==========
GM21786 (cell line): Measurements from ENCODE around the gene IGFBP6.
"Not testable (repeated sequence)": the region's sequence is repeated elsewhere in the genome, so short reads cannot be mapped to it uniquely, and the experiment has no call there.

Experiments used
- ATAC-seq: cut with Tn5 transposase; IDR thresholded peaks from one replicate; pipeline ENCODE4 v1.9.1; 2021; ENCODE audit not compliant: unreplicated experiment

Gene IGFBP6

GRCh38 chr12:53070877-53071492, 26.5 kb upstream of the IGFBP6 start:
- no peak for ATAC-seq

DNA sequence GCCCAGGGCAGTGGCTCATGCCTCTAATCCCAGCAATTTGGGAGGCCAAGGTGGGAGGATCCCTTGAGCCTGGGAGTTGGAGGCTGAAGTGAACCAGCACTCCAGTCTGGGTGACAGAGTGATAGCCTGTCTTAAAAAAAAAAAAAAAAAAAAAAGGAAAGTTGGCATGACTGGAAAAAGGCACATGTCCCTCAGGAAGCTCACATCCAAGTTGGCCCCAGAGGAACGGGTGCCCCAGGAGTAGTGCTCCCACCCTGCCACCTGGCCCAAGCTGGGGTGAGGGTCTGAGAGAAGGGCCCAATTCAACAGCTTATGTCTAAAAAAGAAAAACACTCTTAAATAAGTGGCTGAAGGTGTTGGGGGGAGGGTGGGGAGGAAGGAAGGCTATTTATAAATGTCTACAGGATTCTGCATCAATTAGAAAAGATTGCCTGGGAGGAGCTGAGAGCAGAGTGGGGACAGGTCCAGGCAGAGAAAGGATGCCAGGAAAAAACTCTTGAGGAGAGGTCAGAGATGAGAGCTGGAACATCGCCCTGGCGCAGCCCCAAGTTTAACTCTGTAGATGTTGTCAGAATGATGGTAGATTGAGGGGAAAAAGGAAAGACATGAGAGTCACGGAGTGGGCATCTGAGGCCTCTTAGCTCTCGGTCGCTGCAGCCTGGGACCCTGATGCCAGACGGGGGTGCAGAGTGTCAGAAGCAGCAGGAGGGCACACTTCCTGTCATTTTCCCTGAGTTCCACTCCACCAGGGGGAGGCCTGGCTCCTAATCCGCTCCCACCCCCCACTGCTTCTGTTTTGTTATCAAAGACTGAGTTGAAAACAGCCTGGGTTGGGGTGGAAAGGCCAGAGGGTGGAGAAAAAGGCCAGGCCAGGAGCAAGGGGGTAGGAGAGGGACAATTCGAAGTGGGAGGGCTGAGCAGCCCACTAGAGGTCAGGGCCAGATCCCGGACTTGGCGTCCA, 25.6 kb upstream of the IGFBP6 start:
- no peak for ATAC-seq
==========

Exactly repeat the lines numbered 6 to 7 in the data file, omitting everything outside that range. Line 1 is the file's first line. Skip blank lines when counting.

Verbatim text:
GRCh38 chr12:53070877-53071492, 26.5 kb upstream of the IGFBP6 start:
- no peak for ATAC-seq